One-Third of Driving Deaths Linked to Alcohol, Government Reports

An estimated 31 percent of driving deaths were linked to alcohol in 2010, compared with nine percent of deaths caused by distracted driving, according to a new government report.

The National Highway Traffic Safety Administration’s report found that overall, highway deaths fell last year to the lowest level in six decades, even though Americans are driving more, The Wall Street Journal reports.

A total of 32,885 people died in vehicle crashes in the United States last year. Of those deaths, 10,228 were related to alcohol. Deaths linked to alcohol fell 4.9 percent from 2009 to 2010, the report noted.

The number of alcohol-impaired drivers in deadly crashes decreased for most vehicle types. The largest decline was seen among drivers of pickup trucks.

One Response to One-Third of Driving Deaths Linked to Alcohol, Government Reports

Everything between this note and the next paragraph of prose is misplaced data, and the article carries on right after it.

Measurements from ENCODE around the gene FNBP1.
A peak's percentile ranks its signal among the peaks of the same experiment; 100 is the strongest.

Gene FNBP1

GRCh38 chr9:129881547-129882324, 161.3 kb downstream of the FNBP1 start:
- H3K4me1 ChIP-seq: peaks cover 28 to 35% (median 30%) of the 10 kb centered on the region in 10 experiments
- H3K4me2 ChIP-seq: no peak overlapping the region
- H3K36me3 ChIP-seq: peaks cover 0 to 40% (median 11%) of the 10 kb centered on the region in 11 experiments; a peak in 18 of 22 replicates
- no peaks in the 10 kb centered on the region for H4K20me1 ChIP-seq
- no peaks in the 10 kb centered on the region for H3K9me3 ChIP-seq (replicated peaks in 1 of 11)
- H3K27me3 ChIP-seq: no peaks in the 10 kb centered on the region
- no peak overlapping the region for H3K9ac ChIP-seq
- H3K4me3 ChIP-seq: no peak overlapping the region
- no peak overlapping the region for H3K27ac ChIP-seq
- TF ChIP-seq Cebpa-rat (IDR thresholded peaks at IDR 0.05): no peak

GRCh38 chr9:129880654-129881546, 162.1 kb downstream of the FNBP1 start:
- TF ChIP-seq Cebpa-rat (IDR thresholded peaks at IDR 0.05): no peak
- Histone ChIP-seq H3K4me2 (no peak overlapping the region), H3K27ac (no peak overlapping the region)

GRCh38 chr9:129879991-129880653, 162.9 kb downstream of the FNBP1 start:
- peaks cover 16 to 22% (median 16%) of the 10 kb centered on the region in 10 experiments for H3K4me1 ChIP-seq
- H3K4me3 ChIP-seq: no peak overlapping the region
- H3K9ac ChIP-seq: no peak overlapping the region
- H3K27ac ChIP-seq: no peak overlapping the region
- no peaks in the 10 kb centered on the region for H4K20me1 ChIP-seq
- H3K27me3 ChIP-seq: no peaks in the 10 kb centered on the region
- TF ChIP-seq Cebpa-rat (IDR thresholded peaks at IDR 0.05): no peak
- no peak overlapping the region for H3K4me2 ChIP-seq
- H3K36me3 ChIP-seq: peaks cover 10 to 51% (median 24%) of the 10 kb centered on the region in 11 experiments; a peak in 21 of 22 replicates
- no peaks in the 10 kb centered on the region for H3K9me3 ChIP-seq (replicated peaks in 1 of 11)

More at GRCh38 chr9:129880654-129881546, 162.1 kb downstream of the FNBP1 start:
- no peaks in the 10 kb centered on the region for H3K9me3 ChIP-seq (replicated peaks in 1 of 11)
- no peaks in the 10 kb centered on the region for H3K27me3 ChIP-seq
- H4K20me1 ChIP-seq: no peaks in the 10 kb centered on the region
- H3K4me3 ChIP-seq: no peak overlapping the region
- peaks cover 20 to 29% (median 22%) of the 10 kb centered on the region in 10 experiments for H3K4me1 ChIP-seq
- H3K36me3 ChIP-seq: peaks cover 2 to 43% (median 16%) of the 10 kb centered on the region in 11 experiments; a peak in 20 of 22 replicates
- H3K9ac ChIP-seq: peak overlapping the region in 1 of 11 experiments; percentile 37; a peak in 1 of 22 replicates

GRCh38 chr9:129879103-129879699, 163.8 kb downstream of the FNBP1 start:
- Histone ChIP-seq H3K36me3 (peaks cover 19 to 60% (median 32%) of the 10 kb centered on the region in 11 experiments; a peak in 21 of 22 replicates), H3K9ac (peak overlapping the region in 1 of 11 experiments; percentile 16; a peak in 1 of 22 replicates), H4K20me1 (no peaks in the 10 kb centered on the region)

1. George in Westwood | December 9, 2011 at 6:31 pm

    This is good news of course but I respectfully question the 10,228. When my 31 year old son was killed on his bicycle by a teenaged drunk driver in 1992 the National Highway Traffic Safety Administration said there had been 17,859 “alcohol related” traffic fatalities that year. (I think this supposedly implied ANY alcohol, either measured or necessarily based on circumstances in many cases.) In the next few years that total dipped to the low 16,000 range and then edged back up. Sometime since then I think the goal line was moved to start at a blood alcohol content of 0.08 or more. (I firmly believe that a driver can be impaired, some more than others, with a BAC well below 0.08.) Once again, the 10,288 looks good but I don’t think it tells the whole story.

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